• elastic network model;
  • allostery;
  • reverse transcriptase inhibition;
  • protein–drug interactions;
  • structure–function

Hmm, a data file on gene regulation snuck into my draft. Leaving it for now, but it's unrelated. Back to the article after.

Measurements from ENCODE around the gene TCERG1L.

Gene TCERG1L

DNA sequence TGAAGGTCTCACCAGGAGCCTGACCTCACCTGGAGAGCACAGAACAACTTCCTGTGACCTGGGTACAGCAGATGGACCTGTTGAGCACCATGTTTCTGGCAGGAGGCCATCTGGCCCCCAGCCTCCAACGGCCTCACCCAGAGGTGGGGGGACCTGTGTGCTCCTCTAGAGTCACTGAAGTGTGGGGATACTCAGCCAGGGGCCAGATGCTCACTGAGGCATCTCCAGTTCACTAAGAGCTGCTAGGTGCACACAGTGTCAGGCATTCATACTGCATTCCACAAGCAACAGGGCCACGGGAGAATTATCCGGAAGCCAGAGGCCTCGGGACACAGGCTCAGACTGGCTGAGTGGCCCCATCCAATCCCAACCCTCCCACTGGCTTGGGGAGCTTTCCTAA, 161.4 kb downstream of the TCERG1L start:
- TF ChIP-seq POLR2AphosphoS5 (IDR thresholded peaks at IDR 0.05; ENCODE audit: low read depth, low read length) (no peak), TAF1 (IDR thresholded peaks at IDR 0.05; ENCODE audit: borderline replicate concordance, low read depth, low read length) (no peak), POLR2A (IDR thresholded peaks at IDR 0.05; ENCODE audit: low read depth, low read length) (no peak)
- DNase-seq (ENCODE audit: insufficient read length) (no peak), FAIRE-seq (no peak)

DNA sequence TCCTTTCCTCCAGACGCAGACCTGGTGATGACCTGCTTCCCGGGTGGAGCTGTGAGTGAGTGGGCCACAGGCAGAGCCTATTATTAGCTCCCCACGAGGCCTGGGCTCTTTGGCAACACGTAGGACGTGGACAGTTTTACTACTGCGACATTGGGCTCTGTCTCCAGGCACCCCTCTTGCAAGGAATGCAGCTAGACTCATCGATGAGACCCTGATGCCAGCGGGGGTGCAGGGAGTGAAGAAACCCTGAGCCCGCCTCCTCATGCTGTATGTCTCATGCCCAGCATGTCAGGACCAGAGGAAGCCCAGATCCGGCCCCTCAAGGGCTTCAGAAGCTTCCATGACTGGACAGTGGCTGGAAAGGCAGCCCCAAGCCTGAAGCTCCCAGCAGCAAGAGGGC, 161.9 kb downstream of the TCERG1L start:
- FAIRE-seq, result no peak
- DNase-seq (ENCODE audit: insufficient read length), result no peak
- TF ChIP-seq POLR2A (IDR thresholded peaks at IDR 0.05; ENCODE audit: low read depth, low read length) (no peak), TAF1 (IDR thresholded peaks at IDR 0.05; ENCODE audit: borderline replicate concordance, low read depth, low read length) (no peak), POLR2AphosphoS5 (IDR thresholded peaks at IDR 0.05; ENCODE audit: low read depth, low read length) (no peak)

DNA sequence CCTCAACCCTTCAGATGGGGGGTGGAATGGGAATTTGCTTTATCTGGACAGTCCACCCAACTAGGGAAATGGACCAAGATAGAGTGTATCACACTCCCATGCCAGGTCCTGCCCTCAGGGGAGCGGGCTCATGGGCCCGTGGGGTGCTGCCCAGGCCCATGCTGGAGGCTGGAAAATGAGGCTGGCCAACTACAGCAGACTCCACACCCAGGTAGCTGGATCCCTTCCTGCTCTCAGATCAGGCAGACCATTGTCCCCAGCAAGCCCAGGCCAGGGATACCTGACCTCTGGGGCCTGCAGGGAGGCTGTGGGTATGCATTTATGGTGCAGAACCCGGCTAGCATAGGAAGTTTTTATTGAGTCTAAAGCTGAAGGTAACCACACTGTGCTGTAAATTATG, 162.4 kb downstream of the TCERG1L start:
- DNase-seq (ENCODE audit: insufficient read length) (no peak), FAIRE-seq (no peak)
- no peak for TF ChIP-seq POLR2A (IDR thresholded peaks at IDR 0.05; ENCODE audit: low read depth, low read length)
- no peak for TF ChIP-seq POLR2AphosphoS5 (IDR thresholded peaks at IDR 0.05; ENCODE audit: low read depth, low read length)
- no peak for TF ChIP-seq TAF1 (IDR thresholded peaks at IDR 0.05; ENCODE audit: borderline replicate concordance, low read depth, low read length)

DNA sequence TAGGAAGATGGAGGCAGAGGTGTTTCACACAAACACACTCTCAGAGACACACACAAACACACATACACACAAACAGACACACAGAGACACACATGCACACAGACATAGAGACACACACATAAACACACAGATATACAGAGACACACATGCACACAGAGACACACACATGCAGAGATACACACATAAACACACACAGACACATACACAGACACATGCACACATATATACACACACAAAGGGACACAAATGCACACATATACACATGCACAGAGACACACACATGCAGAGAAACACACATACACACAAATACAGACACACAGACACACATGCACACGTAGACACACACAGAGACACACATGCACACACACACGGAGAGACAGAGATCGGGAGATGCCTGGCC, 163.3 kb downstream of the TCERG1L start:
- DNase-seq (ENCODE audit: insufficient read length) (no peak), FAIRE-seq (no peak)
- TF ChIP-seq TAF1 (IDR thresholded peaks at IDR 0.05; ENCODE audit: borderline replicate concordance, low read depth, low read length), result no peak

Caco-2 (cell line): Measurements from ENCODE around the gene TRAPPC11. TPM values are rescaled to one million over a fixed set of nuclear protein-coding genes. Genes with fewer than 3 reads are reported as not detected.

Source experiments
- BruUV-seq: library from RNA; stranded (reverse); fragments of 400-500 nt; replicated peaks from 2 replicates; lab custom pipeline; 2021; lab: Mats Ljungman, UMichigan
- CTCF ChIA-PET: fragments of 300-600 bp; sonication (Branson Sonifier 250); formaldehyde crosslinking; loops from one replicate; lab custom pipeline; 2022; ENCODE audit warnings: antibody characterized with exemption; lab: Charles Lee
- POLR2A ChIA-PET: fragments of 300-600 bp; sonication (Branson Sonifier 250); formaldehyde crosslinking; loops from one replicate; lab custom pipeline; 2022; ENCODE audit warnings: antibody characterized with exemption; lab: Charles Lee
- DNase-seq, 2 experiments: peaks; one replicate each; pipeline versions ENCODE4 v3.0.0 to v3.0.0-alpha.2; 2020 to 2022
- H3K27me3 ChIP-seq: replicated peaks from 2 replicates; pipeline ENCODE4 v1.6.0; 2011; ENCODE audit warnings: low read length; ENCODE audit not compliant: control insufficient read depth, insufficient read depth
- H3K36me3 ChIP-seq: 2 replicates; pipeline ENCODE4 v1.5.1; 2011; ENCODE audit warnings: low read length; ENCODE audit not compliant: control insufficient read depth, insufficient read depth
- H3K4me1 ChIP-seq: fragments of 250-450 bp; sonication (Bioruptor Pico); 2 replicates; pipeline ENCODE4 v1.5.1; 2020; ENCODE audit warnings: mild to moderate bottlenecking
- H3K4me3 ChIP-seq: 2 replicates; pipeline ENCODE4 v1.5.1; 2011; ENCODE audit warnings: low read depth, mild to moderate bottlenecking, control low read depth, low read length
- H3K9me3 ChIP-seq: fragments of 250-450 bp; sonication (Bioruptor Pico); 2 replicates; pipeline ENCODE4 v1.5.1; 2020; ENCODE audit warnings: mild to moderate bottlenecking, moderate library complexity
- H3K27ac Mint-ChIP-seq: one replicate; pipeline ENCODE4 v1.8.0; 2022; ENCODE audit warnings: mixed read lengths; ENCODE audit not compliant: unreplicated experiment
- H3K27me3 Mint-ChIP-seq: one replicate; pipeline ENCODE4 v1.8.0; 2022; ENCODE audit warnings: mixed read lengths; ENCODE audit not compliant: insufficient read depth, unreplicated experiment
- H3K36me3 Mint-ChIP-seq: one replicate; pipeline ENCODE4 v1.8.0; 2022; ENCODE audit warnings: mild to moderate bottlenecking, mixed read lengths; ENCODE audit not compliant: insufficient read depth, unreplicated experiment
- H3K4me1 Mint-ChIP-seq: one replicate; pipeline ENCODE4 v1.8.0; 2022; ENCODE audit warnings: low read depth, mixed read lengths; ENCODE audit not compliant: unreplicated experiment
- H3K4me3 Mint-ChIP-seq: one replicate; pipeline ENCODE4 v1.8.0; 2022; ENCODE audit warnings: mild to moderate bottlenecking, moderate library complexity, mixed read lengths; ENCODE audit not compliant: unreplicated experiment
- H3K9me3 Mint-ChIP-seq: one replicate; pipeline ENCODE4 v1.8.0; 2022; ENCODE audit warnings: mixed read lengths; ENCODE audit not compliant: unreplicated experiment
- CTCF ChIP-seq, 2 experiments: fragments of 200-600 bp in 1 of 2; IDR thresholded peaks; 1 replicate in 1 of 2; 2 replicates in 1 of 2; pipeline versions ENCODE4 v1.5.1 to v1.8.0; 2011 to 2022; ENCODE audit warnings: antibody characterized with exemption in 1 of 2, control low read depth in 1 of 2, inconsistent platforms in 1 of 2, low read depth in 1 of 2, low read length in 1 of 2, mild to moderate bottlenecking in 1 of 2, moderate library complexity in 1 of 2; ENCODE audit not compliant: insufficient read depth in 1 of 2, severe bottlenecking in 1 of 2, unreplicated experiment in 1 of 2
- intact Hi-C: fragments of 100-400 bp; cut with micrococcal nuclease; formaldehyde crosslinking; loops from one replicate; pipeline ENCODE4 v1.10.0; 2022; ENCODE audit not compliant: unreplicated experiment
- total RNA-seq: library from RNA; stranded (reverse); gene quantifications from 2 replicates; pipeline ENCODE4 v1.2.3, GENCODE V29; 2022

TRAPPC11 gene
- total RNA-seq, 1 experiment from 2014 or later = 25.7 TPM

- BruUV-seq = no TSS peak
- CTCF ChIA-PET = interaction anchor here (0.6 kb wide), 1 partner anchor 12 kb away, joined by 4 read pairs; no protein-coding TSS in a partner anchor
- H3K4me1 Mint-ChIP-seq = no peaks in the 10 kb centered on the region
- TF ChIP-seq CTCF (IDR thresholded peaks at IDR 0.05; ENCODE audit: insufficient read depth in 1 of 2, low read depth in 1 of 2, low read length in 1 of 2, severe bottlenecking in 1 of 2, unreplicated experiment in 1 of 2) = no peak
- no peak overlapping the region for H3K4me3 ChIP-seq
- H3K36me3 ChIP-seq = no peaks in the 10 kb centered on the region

HIV-1 reverse transcriptase (RT) is a critical drug target for HIV treatment, and understanding the exact mechanisms of its function and inhibition would significantly accelerate the development of new anti-HIV drugs. It is well known that structure plays a critical role in protein function, but for RT, structural information has proven to be insufficient—despite enormous effort—to explain the mechanism of inhibition and drug resistance of non-nucleoside RT inhibitors. We hypothesize that the missing link is dynamics, information about the motions of the system. However, many of the techniques that give the best information about dynamics, such as solution nuclear magnetic resonance and molecular dynamics simulations, cannot be easily applied to a protein as large as RT. As an alternative, we combine elastic network modeling with simultaneous hierarchical clustering of structural and dynamic data. We present an extensive survey of the dynamics of RT bound to a variety of ligands and with a number of mutations, revealing a novel mechanism for drug resistance to non-nucleoside RT inhibitors. Hydrophobic core mutations restore active-state motion to multiple functionally significant regions of HIV-1 RT. This model arises out of a combination of structural and dynamic information, rather than exclusively from one or the other. Proteins 2013; 81:1792–1801. © 2013 Wiley Periodicals, Inc.